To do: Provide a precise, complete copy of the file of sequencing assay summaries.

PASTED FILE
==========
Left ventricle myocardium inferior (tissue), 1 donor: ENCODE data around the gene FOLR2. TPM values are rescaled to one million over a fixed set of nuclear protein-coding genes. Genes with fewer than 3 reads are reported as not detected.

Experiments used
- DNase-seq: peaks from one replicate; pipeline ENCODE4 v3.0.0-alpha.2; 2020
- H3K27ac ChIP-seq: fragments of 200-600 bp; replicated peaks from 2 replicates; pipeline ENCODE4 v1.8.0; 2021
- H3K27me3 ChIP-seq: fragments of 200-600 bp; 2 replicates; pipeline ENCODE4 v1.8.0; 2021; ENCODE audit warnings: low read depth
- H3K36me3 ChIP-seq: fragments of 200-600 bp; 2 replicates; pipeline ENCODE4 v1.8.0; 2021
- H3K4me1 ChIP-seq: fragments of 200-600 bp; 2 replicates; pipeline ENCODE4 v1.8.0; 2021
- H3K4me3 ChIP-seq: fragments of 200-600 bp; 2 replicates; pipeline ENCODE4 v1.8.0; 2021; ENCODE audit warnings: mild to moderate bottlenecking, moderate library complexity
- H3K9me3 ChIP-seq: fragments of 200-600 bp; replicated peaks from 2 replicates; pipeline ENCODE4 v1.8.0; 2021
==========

Left ventricle myocardium inferior (tissue), 1 donor: ENCODE data around the gene FOLR2. TPM values are rescaled to one million over a fixed set of nuclear protein-coding genes. Genes with fewer than 3 reads are reported as not detected.

Experiments used
- DNase-seq: peaks from one replicate; pipeline ENCODE4 v3.0.0-alpha.2; 2020
- H3K27ac ChIP-seq: fragments of 200-600 bp; replicated peaks from 2 replicates; pipeline ENCODE4 v1.8.0; 2021
- H3K27me3 ChIP-seq: fragments of 200-600 bp; 2 replicates; pipeline ENCODE4 v1.8.0; 2021; ENCODE audit warnings: low read depth
- H3K36me3 ChIP-seq: fragments of 200-600 bp; 2 replicates; pipeline ENCODE4 v1.8.0; 2021
- H3K4me1 ChIP-seq: fragments of 200-600 bp; 2 replicates; pipeline ENCODE4 v1.8.0; 2021
- H3K4me3 ChIP-seq: fragments of 200-600 bp; 2 replicates; pipeline ENCODE4 v1.8.0; 2021; ENCODE audit warnings: mild to moderate bottlenecking, moderate library complexity
- H3K9me3 ChIP-seq: fragments of 200-600 bp; replicated peaks from 2 replicates; pipeline ENCODE4 v1.8.0; 2021